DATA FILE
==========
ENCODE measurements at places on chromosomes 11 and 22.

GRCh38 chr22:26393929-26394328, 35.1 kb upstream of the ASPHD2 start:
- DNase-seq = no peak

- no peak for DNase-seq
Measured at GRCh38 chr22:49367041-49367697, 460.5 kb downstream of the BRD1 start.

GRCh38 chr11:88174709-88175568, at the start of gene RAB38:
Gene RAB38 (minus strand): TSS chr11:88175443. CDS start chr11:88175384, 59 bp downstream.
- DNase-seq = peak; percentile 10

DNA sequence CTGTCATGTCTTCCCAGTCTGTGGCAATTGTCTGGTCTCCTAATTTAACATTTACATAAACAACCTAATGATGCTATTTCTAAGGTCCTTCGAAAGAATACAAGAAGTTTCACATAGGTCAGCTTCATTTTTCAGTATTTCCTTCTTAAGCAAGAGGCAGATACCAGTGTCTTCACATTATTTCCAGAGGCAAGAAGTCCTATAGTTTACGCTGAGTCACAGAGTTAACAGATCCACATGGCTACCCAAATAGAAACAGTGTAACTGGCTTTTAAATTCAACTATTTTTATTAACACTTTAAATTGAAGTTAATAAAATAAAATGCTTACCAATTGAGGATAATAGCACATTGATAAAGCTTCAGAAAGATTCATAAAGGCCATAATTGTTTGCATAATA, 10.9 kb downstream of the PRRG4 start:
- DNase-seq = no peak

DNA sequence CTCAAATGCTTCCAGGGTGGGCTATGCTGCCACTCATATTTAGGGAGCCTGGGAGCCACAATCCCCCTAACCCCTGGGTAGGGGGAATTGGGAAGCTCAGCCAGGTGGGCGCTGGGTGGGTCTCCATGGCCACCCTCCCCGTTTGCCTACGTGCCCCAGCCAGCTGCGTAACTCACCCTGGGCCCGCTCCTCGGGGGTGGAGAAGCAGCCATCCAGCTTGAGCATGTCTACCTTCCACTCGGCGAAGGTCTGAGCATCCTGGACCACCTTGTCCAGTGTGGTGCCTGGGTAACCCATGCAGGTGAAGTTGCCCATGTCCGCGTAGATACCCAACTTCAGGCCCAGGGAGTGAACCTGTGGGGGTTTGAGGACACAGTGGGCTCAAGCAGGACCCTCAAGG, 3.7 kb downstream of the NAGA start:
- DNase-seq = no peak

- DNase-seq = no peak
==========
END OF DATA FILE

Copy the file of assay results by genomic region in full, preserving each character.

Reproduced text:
ENCODE measurements at places on chromosomes 11 and 22.

GRCh38 chr22:26393929-26394328, 35.1 kb upstream of the ASPHD2 start:
- DNase-seq = no peak

- no peak for DNase-seq
Measured at GRCh38 chr22:49367041-49367697, 460.5 kb downstream of the BRD1 start.

GRCh38 chr11:88174709-88175568, at the start of gene RAB38:
Gene RAB38 (minus strand): TSS chr11:88175443. CDS start chr11:88175384, 59 bp downstream.
- DNase-seq = peak; percentile 10

DNA sequence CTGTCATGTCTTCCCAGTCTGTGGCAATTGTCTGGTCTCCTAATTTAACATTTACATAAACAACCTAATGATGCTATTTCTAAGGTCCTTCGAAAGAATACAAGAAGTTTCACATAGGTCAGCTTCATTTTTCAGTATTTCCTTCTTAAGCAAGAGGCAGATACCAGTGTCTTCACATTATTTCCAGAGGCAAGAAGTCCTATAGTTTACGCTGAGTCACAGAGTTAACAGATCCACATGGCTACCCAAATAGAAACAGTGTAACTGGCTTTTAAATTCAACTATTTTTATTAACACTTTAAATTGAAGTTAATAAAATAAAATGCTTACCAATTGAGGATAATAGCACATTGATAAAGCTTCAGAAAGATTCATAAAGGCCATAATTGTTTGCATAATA, 10.9 kb downstream of the PRRG4 start:
- DNase-seq = no peak

DNA sequence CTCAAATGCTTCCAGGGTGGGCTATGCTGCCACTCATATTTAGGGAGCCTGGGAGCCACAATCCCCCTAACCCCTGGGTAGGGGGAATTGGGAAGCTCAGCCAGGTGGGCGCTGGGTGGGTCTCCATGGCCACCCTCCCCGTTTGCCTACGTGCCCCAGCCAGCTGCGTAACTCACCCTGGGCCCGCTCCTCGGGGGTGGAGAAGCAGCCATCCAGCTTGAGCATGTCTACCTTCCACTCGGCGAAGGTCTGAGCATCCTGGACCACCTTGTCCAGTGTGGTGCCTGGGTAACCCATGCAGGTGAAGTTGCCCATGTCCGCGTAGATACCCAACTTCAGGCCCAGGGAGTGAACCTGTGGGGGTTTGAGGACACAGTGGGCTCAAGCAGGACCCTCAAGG, 3.7 kb downstream of the NAGA start:
- DNase-seq = no peak

- DNase-seq = no peak